These two radio broadcasts were really interesting to listen to. I found the first part to be more interesting though that part two. Part one's coverage of the Normandy School District being dissolved was sad enough, knowing that all those students had been failed by the city and the state. What was even worse was the meeting held at the new school district, Francis Howell. Listening to those parents go from bad to worse in the tone of their comments was disheartening. Two women in particular stuck out to me. First was the woman who made a connection to the public transit system running through. She said,
"Years ago, when the MetroLink was being very popular, Saint Charles County put to a vote whether or not we wanted the MetroLink to come across into our community. And we said no. And the reason we said no is because we don't want the different areas-- I'm going to be very kind-- coming across on our side of the bridge, bringing with it everything that we're fighting today against."She was worried that poorer people of a different race coming over to her city or just passing through would somehow bring violence or worse, people that didn't fit in with the image this woman had in mind of how her city should be. What amazed me the most was how emboldened the crowd got as the meeting went on. Like this woman who said,
"This is not a race issue. And I just want to say to-- if she's even still here, the first woman who came up here and cried that it was a race issue, I'm sorry. That's her prejudice, calling me a racist because my skin is white, and I'm concerned about my children's education and safety."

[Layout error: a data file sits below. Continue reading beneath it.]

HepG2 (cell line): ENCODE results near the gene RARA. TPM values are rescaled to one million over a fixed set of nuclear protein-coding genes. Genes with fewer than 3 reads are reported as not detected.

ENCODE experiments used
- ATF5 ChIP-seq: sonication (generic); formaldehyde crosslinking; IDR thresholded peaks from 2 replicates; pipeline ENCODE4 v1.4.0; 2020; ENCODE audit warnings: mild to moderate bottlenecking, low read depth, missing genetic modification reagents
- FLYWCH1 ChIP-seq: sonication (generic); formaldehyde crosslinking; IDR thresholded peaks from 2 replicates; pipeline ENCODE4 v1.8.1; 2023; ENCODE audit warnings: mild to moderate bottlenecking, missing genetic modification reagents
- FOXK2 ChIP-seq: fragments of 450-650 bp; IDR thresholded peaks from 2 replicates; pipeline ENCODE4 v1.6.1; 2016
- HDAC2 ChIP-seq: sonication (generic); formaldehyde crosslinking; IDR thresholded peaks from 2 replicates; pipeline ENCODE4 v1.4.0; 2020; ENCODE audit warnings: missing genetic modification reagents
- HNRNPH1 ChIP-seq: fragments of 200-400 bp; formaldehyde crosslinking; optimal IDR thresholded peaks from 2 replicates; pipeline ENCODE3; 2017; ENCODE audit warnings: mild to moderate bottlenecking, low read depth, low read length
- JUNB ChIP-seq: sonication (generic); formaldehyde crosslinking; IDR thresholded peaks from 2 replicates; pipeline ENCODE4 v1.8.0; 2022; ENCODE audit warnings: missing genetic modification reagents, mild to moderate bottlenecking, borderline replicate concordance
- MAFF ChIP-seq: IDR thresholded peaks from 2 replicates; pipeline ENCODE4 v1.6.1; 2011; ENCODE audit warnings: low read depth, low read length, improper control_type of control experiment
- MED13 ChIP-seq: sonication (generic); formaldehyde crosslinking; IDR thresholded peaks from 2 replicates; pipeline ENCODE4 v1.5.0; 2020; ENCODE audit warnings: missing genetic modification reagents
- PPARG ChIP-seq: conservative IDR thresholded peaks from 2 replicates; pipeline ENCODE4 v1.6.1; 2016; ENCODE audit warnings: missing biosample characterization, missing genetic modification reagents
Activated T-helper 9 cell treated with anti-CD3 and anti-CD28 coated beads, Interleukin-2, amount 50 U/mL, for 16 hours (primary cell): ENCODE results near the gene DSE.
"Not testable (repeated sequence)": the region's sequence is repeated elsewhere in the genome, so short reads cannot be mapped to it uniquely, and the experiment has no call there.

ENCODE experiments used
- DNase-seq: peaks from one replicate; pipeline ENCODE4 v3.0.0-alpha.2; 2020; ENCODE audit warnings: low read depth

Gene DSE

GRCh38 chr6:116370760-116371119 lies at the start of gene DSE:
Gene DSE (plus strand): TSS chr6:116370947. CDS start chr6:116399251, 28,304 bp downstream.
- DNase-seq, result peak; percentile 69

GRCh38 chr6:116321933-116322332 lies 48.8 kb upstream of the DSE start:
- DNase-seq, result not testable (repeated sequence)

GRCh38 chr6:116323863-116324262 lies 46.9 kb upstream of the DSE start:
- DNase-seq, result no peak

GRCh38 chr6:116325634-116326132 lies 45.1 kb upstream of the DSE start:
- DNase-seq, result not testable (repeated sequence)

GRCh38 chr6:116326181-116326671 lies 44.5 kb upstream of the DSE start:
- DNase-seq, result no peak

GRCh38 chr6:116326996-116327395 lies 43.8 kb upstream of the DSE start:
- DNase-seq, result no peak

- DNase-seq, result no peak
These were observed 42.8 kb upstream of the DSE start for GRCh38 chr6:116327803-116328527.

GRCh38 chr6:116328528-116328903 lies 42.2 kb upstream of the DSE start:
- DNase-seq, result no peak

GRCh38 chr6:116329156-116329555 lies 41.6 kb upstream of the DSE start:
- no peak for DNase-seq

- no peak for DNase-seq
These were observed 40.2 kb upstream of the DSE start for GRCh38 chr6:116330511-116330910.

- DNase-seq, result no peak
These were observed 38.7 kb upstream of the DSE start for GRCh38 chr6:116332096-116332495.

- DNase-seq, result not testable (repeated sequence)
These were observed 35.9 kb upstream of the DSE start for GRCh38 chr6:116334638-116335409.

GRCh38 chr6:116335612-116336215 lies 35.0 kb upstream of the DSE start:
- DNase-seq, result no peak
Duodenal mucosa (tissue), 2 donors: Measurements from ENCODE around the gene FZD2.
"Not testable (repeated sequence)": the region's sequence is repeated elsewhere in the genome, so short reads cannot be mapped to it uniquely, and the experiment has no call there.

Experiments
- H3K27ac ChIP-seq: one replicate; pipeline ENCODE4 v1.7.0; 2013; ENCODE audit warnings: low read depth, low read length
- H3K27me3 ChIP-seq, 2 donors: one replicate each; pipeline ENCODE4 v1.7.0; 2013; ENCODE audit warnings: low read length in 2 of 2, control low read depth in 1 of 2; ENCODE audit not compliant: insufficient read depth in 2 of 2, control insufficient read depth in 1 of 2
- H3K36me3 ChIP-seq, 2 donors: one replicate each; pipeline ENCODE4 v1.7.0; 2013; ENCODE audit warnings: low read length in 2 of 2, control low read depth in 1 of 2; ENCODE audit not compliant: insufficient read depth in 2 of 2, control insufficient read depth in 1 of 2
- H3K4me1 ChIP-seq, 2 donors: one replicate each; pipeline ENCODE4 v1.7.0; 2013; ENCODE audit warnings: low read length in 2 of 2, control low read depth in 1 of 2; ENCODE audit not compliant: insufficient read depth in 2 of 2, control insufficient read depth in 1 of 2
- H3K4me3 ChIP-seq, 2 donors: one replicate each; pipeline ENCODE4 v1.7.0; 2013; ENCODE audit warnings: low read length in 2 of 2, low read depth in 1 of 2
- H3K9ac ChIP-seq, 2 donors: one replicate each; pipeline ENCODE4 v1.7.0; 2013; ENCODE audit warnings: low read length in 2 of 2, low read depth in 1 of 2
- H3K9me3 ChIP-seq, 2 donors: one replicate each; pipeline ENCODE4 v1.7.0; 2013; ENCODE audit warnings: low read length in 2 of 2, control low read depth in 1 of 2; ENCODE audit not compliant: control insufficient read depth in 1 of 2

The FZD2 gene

"This is not a race issue. This is a commitment to education issue."To say that this isn't a race issue is a complete lie, especially when a woman before her said in a "very kind" manner that she didn't want people of a different race coming to their side of the bridge. As much as they tried convince themselves and everyone else that education was the issue, race was the real issue.
|An image from the Francis Howell-Normandy meeting|
This cultural exchange is exactly what the integration policy is all about. It gives a chance for students who may not know the culture of power to learn it from students who do. It allows both groups to learn from each other by bringing different experiences to the table. Like Kiana said, it changes the student based on the environment.